As you prepare to celebrate the New Year with friends and family, those planning to be out on the road are reminded to drive carefully, courteously and lawfully.
Those who plan to consume alcoholic beverages are reminded to either stay at their celebratory location or designate a drive who has not consumed beverages to get you home or call for Uber or other driving service.
Many AAA clubs offer safe ride services for members and non-members as well. The Holiday Tow-to-Go Program is statewide and ends Thursday, 1/2 at 6 a.m. Texas motorists must call (800) 222-4357 or (800-AAA-HELP) for a tow up to 10 miles for free, where applicable, if provided by your road service.
Choosing to drink and drive can be costly both financially through fines, jail time, bonds and legal fees, medical expenses, insurance and car repairs as well as potentially loss of life from vehicle or accident related crashes.
“December 31. New Year’s Eve. A day to reminisce, celebrate, and to look forward to what the New Year holds. New Year’s Eve is also a day that holds many opportunities for tragedy. If you decide to engage in alcohol use, please remember to reserve a designated driver. Keep an eye on the people you are celebrating with. If someone appears to be intoxicated, do not be afraid to speak up and offer a solution to an ultimate catastrophe,” Precinct 2 Justice of the Peace Brad Cummings stated.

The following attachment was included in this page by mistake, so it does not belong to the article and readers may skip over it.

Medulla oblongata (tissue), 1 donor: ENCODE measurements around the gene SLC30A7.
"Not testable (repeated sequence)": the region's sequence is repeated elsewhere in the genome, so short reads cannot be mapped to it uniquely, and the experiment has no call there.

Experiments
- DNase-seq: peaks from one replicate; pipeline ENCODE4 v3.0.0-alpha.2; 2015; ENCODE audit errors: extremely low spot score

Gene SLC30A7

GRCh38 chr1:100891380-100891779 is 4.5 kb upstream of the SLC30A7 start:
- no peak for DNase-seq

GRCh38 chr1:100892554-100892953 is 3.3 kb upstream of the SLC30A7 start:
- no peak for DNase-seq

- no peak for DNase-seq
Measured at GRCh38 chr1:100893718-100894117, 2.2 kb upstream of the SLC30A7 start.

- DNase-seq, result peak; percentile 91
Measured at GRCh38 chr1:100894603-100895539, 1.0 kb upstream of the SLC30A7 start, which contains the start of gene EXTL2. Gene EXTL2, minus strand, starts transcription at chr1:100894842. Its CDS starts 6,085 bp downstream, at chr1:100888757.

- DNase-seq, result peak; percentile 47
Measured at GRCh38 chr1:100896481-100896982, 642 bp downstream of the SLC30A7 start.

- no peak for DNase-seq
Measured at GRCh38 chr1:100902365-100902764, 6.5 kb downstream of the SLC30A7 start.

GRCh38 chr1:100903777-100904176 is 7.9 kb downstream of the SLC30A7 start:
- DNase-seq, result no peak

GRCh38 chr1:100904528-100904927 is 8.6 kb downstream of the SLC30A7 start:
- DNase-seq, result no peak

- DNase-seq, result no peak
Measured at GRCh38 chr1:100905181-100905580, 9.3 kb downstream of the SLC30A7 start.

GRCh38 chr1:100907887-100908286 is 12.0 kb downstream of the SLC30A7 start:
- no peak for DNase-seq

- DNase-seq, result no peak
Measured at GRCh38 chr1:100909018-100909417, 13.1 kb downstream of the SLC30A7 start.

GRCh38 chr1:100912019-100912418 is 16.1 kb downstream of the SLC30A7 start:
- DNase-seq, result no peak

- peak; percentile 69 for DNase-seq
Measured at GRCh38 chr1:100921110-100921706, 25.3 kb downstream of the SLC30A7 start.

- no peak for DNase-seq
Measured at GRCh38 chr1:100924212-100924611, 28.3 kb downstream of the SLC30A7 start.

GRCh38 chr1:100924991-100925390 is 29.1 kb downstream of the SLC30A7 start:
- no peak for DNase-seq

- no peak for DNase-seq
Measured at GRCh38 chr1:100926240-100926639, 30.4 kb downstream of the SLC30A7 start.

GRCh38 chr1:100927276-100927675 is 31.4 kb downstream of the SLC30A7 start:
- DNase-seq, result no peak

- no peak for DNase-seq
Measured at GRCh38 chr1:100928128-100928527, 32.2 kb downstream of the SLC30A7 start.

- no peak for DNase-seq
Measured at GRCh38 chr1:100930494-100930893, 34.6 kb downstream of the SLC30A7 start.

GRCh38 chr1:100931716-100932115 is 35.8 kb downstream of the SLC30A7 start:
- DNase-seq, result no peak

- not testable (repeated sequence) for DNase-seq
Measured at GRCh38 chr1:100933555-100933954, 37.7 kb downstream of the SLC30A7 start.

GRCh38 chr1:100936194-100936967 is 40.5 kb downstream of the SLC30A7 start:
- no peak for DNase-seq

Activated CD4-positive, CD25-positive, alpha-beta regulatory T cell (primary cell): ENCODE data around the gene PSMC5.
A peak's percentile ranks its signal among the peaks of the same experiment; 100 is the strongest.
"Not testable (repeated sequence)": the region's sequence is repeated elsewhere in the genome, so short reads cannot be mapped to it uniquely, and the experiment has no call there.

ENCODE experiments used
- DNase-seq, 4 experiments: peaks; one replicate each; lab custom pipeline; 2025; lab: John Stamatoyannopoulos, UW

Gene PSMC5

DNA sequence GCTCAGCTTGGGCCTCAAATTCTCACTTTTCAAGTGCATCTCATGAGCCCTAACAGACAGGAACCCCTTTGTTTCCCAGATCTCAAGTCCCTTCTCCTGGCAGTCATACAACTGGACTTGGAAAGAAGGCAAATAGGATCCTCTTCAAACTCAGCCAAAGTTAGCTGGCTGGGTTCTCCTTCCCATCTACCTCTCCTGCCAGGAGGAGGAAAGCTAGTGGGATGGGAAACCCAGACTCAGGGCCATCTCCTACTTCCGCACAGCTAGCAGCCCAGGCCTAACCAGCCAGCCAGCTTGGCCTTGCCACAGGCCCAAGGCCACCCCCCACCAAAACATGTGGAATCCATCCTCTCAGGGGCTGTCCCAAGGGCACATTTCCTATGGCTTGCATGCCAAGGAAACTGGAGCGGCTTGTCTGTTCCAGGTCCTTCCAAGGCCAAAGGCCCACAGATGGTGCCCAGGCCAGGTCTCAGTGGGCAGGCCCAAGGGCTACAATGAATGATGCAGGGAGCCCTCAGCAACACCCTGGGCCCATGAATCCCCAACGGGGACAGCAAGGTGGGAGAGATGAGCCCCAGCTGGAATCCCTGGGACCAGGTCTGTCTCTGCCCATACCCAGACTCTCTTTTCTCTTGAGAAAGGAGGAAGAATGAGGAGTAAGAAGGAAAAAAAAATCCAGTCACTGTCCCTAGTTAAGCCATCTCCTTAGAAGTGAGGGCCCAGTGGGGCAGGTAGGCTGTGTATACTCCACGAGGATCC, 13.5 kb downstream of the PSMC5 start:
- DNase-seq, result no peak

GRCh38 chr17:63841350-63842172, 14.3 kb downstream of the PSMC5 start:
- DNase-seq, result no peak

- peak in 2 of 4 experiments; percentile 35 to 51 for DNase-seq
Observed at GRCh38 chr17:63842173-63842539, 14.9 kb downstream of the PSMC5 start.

The Texas Department of Public Safety Troopers and other law enforcement will continue to have increased enforcement New Year’s Eve in an effort to increase safety on Texas roads. Troopers will be on the lookout for intoxicated drivers, speeders, seat belt violators and other dangerous drivers.
“The holiday season gives us many reasons to celebrate with friends and family, and it’s up to every one of us to make sure that we do so responsibly, including driving without distractions and obeying traffic laws as we travel,” said DPS Director Steven McCraw. “Troopers will be on the lookout for anyone violating the law and will remove dangerous drivers from our roadways — all in an effort to protect the public during the holidays.”
Cummings also reminds drivers the dangers of distracted driving. This can take many forms, including eating while driving, changing the radio, paying more attention to passengers than the road, or taking focus from the road to attend to phones and other electronic devices while at the wheel.
“Distracted and impaired driving are two things that are avoidable while operating a motor vehicle. That text, phone call, etc. can wait until you come to a complete stop. Having to call for help in the event you’ve become intoxicated does not diminish your dignity. In fact, it enhances it,” Cummings said.